Data from Nigerian based research firm SBM Intelligence reveals it now costs N7, 240 on average to make a pot of Jollof rice in Nigeria a 6% rise from the same period in April.
Jollof rice is a staple delicacy in Nigeria and eaten daily by most lower, middle class and upper-class families. It is also a popular delicacy in West Africa.
According to the report, “the average Jollof Index for the country as at June 2020 was N7,240. This represents a six percent increase from the Q1 2020 figure which obtained when the index was last released in April. Half of the market, mainly in the South East and the South-South (minus Port Harcourt which had the second highest nationally) were below the national average.”
- The data is sourced from markets in 13 cities within 9 states in Nigeria with Port Harcourt being the newest city.
- The report notes a remarkable disparity between the cities reporting Wuse II located in Nigeria’s Federal Capital Territory the highest city for cooking a pot of Jollof Index. It cost N9,300 or 59% more than the lowest, Calabar Municipal.
- The cost of rice, vegetable oil and turkey – three of the ingredients most impacted by the border closure policy – is the biggest driver of this disparity.
- The report cites the border closure as the main reason for the spike in the cost of making a pot of Jollof Rice.
- “A cursory look at the trendline of the Jollof Index will show that by late 2018, it started to decline and maintained this decline into the first quarter of 2019. This changed as the border closure policy was enacted in August 2019 and has been on the rise similar to the recessionary period of 2016 since then. The oil price decline and the COVID-19 pandemic pushed it further between March and May 2020 as prices rose due to the scarcity and increased demand during the lockdown.”
Nigeria has seen a spike in inflation rate in recent months following the government’s policies of border closure and denying forex for most importers. This is part of its program to reduce reliance on imported items particularly food items. A recent bi-weekly research conducted by Nairametrics also reveals significant spike in food prices across markets in Lagos, Nigeria’s commercial capital.
In the Nairametrics report, prices of major household items such as vegetable oil, tomatoes, pepper, rice and several others have once again spiked across major markets. These are all ingredients in making a pot of Jollof rice. The price of a bag of 50kg Mama Gold rice increased marginally by 1.17% to sell for an average of N21,375. Mama’s Pride rice (50kg) also increased marginally by 0.59% to sell for an average of N21,125. A 50kg bag of Foreign rice now sells for an average of N28,500 compared to an initial average of N27,500 indicating a 3.51% increase in price.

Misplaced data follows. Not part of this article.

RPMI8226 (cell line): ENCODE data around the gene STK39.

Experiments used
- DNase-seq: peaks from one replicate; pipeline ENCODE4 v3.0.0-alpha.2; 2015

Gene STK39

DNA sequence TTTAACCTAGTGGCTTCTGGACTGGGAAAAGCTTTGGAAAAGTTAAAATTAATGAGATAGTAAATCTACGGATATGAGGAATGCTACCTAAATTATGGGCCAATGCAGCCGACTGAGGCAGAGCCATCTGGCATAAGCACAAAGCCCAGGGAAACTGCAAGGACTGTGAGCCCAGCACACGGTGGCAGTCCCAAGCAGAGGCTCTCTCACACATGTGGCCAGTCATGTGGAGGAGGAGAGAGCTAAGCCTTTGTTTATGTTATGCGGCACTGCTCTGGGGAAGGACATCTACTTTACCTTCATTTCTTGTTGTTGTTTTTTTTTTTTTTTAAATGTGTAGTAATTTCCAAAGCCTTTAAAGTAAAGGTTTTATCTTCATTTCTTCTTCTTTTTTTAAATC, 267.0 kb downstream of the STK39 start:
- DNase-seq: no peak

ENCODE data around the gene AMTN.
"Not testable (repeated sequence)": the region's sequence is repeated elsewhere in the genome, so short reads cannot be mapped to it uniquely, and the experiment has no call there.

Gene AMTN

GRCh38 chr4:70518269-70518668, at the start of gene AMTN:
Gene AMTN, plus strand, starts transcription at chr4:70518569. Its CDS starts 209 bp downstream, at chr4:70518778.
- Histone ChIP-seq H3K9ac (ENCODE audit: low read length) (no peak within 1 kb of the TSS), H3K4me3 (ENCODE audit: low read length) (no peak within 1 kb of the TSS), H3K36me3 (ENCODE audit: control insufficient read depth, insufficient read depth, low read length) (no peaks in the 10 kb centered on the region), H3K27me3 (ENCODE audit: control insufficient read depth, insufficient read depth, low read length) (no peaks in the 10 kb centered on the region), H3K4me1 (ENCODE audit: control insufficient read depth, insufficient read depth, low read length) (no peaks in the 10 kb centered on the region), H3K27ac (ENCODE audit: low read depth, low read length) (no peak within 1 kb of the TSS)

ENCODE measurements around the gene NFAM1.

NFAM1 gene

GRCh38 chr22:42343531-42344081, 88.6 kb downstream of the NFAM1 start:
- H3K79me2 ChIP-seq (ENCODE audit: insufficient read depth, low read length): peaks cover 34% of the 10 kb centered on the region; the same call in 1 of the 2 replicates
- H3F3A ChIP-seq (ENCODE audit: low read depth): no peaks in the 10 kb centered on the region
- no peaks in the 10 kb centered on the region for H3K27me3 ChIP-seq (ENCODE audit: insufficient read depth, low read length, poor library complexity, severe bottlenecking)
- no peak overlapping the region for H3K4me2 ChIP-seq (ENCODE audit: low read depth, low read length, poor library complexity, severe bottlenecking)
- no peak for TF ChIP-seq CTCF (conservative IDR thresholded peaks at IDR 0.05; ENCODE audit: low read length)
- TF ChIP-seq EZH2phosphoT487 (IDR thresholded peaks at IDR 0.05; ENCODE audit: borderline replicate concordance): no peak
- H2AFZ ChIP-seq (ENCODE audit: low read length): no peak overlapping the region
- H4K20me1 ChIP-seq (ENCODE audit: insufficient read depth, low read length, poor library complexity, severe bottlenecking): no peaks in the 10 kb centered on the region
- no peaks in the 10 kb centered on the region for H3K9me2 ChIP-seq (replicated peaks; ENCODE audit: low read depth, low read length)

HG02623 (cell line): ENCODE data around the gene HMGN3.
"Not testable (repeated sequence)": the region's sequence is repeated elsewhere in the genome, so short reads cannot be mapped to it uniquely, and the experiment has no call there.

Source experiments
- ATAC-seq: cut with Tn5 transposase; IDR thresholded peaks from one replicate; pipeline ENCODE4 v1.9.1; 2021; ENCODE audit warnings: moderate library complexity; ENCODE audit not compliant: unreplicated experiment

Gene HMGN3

The SBM Intelligence report also reveals rice was the most expensive ingredient in the delicacy. Others were groundnut oil, fish and tomatoes.
- From an SBM perspective, fish is not a part of the units used for measuring the Jollof Index, but given that the Calabar area is rich in seafood, fish is the preferred protein additive.
- This increase in the cost of making Jollof rice has made his family reduce the number of times they eat the delicacy. They now substitute with beans, plantain, and garri with soup.
Abuja costliest to cook Jollof Rice
The report indicates Wuse II a major city in the FCT was the most expensive place to cook a pot of Jollof rice. Wuse II is home to most middle class Nigerians living in the capital city Abuja and fast becoming one of the busiest commercial cities in the country.
- According to the report “A respondent based in Abuja said that during the period of the pandemic, the cost of cooking Jollof rice has doubled. She added that she now uses fish in place of chicken or beef as these protein sources are now out of reach for her.
- This has reduced the number of times her family eats Jollof rice, and she substitutes spaghetti or beans.
Jollof is cheaper in the South East
The report also indicates it is cheaper to make a pot of Jollof rice in the South-Eastern part of Nigeria. Prices in the South-South and South-East were below the national average.
- “In the South-East, a respondent said that over the course of the pandemic, the cost of jollof rice for her family of three has gone up from N1,000 to N2,500. She now substitutes her meal with a local vegetable salad known as abacha.
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